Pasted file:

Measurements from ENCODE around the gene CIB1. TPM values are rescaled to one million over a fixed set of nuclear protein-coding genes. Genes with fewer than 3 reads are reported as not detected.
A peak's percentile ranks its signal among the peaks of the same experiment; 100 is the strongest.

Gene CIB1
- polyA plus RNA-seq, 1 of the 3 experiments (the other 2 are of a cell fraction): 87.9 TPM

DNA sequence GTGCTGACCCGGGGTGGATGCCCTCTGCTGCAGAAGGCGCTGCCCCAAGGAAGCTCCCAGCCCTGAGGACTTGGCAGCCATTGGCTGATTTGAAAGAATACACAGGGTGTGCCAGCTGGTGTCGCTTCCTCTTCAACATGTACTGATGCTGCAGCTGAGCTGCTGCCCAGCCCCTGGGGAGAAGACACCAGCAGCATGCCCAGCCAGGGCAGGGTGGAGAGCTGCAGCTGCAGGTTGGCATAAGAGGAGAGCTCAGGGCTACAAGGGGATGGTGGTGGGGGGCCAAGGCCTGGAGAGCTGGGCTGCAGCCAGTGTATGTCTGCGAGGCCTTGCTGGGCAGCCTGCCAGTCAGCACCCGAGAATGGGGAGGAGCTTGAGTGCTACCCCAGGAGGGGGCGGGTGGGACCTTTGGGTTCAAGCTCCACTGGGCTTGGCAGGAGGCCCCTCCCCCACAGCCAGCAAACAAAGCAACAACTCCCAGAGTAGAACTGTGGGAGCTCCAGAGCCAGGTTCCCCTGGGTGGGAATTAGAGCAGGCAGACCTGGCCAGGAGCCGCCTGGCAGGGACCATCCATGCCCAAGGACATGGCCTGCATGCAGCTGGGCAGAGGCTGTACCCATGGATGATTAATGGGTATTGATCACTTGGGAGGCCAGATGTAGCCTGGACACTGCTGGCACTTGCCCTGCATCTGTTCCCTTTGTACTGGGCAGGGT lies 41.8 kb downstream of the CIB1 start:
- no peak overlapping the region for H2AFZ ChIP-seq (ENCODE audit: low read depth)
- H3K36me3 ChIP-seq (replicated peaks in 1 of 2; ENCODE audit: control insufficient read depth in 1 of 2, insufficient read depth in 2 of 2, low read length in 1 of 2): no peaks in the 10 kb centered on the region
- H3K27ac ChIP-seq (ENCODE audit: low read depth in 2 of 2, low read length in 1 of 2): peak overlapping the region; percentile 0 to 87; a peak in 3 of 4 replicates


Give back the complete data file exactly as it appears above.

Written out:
Measurements from ENCODE around the gene CIB1. TPM values are rescaled to one million over a fixed set of nuclear protein-coding genes. Genes with fewer than 3 reads are reported as not detected.
A peak's percentile ranks its signal among the peaks of the same experiment; 100 is the strongest.

Gene CIB1
- polyA plus RNA-seq, 1 of the 3 experiments (the other 2 are of a cell fraction): 87.9 TPM

DNA sequence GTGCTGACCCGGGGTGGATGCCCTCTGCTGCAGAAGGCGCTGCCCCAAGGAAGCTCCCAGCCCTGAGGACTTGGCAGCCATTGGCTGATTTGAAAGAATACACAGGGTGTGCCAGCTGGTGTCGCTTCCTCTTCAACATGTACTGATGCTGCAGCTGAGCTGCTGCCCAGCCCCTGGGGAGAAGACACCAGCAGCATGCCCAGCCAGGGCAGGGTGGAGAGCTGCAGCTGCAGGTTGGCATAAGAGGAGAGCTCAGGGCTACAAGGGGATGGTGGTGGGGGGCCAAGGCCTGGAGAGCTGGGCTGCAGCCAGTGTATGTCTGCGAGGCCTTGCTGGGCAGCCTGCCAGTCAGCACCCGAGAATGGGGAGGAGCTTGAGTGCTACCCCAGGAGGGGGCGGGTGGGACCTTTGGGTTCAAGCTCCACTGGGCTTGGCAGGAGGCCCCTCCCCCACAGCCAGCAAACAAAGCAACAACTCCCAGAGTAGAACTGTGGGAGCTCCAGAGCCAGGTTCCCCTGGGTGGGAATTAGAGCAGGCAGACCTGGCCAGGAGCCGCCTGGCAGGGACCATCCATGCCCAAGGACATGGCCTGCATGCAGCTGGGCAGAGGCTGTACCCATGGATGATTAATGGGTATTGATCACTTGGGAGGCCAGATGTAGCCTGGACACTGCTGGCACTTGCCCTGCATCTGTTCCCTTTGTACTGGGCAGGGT lies 41.8 kb downstream of the CIB1 start:
- no peak overlapping the region for H2AFZ ChIP-seq (ENCODE audit: low read depth)
- H3K36me3 ChIP-seq (replicated peaks in 1 of 2; ENCODE audit: control insufficient read depth in 1 of 2, insufficient read depth in 2 of 2, low read length in 1 of 2): no peaks in the 10 kb centered on the region
- H3K27ac ChIP-seq (ENCODE audit: low read depth in 2 of 2, low read length in 1 of 2): peak overlapping the region; percentile 0 to 87; a peak in 3 of 4 replicates